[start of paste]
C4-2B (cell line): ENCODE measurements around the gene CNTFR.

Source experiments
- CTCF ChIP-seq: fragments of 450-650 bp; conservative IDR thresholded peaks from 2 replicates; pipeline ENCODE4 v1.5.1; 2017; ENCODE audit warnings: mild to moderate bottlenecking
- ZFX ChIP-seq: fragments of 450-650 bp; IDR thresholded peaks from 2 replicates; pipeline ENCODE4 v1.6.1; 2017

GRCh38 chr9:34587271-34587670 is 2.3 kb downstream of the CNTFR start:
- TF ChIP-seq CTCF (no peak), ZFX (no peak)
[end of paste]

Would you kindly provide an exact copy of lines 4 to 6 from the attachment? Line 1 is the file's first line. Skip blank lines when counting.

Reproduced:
- ZFX ChIP-seq: fragments of 450-650 bp; IDR thresholded peaks from 2 replicates; pipeline ENCODE4 v1.6.1; 2017

GRCh38 chr9:34587271-34587670 is 2.3 kb downstream of the CNTFR start:
- TF ChIP-seq CTCF (no peak), ZFX (no peak)